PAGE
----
By Ed Huyck
By Melissa Wray
By Patrick Strait
By Jonathan McJunkin
By B Fresh Photography
By Ryan Siverson
By Kendra Sundvall
By Ed Huyck
Shawn McConneloug and her Orchestra
Silent Second Sight
Paula Mann Dance
Body of Work
Everett Dance Theatre
In a romantically run-down space southeast of downtown, five young women in tartan skirts and combat boots are leaping off school desks, reciting the lives of female saints with great aplomb, running, struggling with their unruly clothes, shouting the words "ointment!", "flagellate!", "pus! pus!" as their boots pound rhythmically against the hardwood floor. Schubert's "Ave Maria" creeps shyly from a pair of speakers, making the surrounding activities appear even more bizarre. Choreographer Shawn McConneloug lowers the volume on the sound system and takes a few steps toward the dancers.
"That was a pretty good run, you guys," she says. "We probably need to go over your saint stories once more. Susan, I need a more reportage-like quality from you. Morgan, is it two flagellates or three after ointment?"
Pieces about growing up Catholic seldom paint a flattering portrait of the experience; few of them could land in the performance series of a religiously affiliated institution. Shawn McConneloug's mordant Corporal Mortification, created in 1994 and soon to be restaged for a performance at the College of St. Catherine's O'Shaughnessy Auditorium, has beaten the odds. In this 20-minute work, blind faith and burgeoning adolescent sexuality clash in the minds and bodies of five Catholic schoolgirls. It's a funny and energetic work, enhanced by the frenetic girlishness of the excellent ensemble, all in their late 20s and early 30s. It is also disturbingly evocative, as when the tousled hair, bleeding rosaries, and thrashing combat boots coalesce into a final image that lingers long after the show has ended.
McConneloug, who in grade school dreamt of becoming a mother superior, is hardly doctrinaire: "Having attended a parochial Catholic school from first through eighth grade," she laughs, "I felt like I had a lot of information to work with."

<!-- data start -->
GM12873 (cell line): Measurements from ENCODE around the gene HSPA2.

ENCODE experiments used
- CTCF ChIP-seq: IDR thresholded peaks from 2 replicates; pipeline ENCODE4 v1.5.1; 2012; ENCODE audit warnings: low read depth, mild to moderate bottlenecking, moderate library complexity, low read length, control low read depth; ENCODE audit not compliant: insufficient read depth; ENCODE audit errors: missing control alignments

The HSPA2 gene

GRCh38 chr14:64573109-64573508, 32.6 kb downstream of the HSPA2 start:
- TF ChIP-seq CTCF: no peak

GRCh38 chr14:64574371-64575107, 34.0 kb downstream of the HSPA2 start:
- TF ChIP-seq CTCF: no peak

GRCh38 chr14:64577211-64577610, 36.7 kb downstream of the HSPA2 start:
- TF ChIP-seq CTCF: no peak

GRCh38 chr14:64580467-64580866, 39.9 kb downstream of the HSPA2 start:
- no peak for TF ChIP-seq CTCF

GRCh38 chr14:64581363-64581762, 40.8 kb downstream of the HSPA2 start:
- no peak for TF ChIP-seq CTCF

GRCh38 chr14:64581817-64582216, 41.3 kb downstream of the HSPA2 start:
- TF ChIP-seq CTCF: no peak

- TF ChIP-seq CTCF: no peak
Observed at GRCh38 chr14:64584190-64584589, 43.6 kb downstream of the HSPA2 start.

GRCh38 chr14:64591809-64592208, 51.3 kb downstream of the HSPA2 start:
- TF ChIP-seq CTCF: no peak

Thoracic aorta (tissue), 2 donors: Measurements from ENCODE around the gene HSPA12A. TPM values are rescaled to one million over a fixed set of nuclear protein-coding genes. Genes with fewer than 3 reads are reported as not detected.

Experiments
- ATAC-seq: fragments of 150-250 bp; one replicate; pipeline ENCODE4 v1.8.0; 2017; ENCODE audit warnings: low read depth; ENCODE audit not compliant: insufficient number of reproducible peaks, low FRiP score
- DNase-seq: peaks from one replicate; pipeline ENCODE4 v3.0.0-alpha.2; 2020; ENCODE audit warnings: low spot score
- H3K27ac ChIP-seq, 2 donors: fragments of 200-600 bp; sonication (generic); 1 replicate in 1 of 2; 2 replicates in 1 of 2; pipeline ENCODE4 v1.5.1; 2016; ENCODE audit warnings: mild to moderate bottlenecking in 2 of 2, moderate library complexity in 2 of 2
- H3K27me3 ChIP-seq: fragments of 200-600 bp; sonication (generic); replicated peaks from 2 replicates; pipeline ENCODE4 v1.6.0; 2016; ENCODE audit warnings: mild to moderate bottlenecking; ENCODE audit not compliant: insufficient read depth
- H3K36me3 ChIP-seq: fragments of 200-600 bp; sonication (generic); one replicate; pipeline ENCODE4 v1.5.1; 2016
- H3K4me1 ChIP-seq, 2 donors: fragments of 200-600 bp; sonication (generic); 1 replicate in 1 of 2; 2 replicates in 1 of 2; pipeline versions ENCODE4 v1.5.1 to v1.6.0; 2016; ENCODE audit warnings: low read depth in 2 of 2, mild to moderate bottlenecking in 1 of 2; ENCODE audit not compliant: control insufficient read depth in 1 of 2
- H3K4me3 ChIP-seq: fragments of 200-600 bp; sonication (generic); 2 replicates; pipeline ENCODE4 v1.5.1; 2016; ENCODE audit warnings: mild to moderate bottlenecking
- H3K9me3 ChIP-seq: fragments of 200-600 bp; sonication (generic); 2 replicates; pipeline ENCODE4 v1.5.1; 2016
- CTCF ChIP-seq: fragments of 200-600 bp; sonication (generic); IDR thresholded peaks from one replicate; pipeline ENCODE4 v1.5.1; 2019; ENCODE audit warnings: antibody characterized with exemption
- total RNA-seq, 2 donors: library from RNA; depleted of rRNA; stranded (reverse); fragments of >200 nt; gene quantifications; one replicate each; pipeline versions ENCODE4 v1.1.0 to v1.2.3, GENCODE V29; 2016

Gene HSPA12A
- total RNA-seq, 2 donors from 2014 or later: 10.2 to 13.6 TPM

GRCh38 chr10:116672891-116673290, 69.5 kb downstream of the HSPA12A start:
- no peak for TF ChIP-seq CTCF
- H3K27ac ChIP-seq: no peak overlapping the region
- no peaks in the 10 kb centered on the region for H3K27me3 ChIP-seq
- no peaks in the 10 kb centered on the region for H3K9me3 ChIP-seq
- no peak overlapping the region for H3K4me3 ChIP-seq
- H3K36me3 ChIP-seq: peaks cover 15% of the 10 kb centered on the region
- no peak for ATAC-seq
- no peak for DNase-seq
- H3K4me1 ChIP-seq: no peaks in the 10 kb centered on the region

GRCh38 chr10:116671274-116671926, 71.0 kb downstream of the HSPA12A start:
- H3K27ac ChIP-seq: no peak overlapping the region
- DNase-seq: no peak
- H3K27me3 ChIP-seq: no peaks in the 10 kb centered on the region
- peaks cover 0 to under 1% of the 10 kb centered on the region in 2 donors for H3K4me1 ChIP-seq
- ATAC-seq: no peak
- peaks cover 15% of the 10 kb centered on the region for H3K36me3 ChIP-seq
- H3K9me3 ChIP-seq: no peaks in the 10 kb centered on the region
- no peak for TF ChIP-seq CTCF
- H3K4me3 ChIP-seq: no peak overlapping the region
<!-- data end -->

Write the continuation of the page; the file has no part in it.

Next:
McCONNELOUG WILL split the one-night program at O'Shaughnessy this Saturday with another local dance doyenne, the choreographer Paula Mann. Although more rooted in straight-ahead dance, Mann's new half-hour work hardly dabbles in abstraction. As her six-member company, clad in straitjackets, paces through a section of the dance, Mann explains the curious getup.
"Silent Second Sight was inspired by the life and work of Harry Houdini," she explains. "I did a lot of reading about the tricks he performed, and the danger of it was striking. Such a level of danger isn't really communicable with dance, but I was still interested in conveying the images it inspired in me."
One of these is Houdini's celebrated water-tank trick, in which the handcuffed Houdini, suspended from his ankles and locked inside a tank of water, would effect an escape. "He could hold his breath for an extraordinarily long time," explains Mann, "and he had no emergency nets of any kind. That was, and still is, totally unheard of."
In its finishing phase a week or so before its premiere, Silent Second Sight already looks like a rich, intricate, and vastly entertaining work. It has the feel, at times, of a fin de siècle vaudeville act, albeit one with a few anachronisms, like video animation and rock music. At other times, the dance's breathless pace and technical virtuosity are rousingly modern, the usual flavor of a Mann work.
THE RHODE ISLAND-BASED Everett Dance Theatre has a history of tackling subjects considered undanceable by most. In The Science Project they balanced on seesaws and dispatched crockery down precariously sloped slides. Flight was an homage to the Wright brothers--not your common dance heroes. With Body of Work, presented by the Walker Art Center this weekend, the company offers a conceptual equation that seems the least danceable of all: Work equals money equals power.
Body of Work is an ode to American labor with a Marxist twist. Drawn from countless interviews with factory workers, union organizers, and the unemployed, and seeped in exhaustive research of socio-cultural issues, the hour-long work passes in a flurry of imagistic segments: a coaching session for a job interview, interviews with old unionists projected onto placards carried by the performers onstage, a seamstress struggling with an enormous stretch of cloth, a picket line, a firing, a riled-up crowd singing, "What do we want? Bread! When do we what it? Now!"
The seven performers, some of whom are as young as 18, bring such an unaffected energy to the show that Body of Work never seems like a mouthpiece for proletarian martyrdom. The cumulative effect of Body of Work does translate into something like "Workers of the world, unite," but Everett Dance Theatre rarely seems to be dancing by dogma. In other words, don't wait for a performance version of Das Kapital.
Shawn McConneloug and her Orchestra and Paula Mann Dance perform at O'Shaughnessy Auditorium, 8 p.m. Saturday; call 690-6700. Everett Dance Theatre performs at 8 p.m. Thursday through Saturday in Studio 6A of the Hennepin Center for the Arts; call 375-7622. For information on the company's residency activities, call 375-7626.
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